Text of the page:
After Simone Biles stepped down from the Olympics, there’s been a renewed conversation regarding mental health vs. results. This got me thinking about how this relates to work. After I recovered from my severe mental health crisis from 2018, I came to understand the early warning indicators that you should consider finding a new job. If you are experiencing any these things, don’t try to stick it out. Maybe your emotions are telling you it’s time to get out.
Human beings are terrible at predicting what will make us happy. This is why we must experiment and try things out. This post walks through what we learned in our vanlife experiment and how you can design your own experiments to test your future plans.
Two years after Josh’s first Slow FI interview, I learned that he was planning to take a gap year as an adult. This will allow him to recover from the stresses of work while traveling and figuring out what to do next. Learn about Josh’s adult gap year.
We just got back from our 10-day campervan road trip through Maine and New Hampshire. If you are taking your own road trip through this area, we’ll tell you what you need to see and what you can skip.
Doing a mid-year review helps you to be intentional. It can allow you to: 1) Ground yourself in your goals, 2) Keep them front of mind, and 3) Determine how you want to adjust things for the rest of the year.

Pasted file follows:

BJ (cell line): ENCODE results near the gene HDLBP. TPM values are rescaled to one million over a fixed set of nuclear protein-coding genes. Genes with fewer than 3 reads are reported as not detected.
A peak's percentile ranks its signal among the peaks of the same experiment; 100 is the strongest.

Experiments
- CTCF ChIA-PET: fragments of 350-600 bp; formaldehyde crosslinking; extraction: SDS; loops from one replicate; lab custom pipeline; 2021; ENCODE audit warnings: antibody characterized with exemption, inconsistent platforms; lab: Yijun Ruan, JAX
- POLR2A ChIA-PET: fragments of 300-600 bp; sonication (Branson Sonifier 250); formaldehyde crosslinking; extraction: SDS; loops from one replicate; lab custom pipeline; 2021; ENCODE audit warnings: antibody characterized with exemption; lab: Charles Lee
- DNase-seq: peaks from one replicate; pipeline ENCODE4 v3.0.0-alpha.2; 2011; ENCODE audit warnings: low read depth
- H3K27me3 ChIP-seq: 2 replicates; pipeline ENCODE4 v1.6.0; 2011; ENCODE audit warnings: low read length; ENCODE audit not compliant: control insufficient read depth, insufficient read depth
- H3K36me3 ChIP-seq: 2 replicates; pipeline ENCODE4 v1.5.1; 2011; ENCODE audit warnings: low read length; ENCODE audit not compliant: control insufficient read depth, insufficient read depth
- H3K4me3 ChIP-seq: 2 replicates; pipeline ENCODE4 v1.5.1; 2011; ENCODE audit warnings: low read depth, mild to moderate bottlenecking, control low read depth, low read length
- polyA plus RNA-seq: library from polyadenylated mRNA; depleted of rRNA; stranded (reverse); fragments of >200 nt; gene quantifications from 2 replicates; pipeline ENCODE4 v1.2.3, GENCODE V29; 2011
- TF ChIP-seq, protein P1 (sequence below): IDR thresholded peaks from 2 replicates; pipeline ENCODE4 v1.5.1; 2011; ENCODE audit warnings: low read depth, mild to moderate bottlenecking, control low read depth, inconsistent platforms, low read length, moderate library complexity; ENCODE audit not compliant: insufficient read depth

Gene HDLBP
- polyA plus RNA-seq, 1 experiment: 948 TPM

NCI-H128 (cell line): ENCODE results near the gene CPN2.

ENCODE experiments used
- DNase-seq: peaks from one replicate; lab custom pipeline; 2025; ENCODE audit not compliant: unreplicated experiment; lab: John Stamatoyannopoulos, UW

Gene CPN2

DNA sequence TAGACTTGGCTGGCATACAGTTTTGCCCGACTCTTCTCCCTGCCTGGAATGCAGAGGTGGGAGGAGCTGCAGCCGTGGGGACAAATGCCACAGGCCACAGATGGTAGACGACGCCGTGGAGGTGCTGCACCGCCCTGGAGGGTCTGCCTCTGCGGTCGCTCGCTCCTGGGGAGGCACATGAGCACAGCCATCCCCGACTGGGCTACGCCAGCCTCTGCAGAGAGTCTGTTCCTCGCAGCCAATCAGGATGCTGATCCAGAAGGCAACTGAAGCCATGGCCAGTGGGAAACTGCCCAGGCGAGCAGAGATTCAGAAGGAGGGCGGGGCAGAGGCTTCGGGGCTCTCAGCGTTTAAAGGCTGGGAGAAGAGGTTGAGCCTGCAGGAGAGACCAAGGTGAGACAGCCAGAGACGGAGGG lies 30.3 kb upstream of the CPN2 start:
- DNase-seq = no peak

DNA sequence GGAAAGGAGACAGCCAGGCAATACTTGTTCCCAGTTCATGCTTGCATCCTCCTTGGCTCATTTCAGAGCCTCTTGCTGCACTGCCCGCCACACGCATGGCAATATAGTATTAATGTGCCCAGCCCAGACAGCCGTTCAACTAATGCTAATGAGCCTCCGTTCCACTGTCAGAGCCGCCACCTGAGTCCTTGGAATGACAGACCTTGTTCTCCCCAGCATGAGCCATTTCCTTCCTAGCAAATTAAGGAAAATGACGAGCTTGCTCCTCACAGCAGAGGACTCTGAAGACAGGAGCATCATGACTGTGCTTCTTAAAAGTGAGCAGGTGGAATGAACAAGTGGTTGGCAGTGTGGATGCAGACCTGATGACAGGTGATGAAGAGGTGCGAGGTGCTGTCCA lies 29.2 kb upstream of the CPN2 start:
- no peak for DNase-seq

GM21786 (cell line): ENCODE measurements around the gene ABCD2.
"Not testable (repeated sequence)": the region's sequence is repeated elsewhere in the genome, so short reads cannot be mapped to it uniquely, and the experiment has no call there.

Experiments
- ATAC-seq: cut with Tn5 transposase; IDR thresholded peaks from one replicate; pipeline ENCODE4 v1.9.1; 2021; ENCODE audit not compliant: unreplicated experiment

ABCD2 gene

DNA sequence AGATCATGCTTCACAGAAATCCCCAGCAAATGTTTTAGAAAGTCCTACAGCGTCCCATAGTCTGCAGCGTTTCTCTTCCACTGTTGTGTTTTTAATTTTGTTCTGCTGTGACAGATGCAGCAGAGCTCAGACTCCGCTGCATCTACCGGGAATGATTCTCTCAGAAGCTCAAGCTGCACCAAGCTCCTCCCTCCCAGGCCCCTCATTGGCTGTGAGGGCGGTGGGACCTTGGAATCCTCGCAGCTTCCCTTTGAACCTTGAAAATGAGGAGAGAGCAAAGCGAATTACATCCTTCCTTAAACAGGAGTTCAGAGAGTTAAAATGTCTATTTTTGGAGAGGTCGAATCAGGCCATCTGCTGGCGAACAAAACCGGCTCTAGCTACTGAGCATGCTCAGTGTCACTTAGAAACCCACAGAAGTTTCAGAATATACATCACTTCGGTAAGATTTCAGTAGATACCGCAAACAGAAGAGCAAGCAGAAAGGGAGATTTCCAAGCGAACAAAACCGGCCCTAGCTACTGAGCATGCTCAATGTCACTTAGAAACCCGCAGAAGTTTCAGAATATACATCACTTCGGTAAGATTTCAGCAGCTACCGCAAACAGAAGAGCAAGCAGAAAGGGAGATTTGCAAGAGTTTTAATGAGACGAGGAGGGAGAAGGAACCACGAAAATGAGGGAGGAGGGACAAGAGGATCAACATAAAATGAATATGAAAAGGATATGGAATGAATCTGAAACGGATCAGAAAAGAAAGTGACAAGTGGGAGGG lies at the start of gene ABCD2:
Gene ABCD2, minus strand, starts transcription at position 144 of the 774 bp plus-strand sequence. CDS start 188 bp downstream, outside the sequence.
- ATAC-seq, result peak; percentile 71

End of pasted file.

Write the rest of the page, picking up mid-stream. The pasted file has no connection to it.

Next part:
I used to hate habits and routine. But, after taking more control over my schedule, I started to see habits in a new light. They were no longer about trying to make something that was miserable slightly more bearable. Instead, they were about organizing a life that was good, so that it could be even better, more fun, more spacious, and more creative.
A lot of people don’t realize they are on autopilot or on a path they don’t want to be on until there’s a crisis. Yet, it’s important to remember that experiencing a crisis is not necessary. We can evaluate the direction we are headed before getting into a crisis situation.
This interview with Carly is especially timely given that likelihood of returning to offices at some point in the near future. Carly recently negotiated an almost fully remote work arrangement. She’ll work from home for five out of every six weeks.
Close friendships are one of the most important things in my life, and they are challenging to form as an adult. Therefore, spending money to build friendships, to me, is worth it. I’m not saying that you need to spend a lot of money to make strong friendships, but sometimes to build and maintain close friendships, spending a small amount of money is well worth it.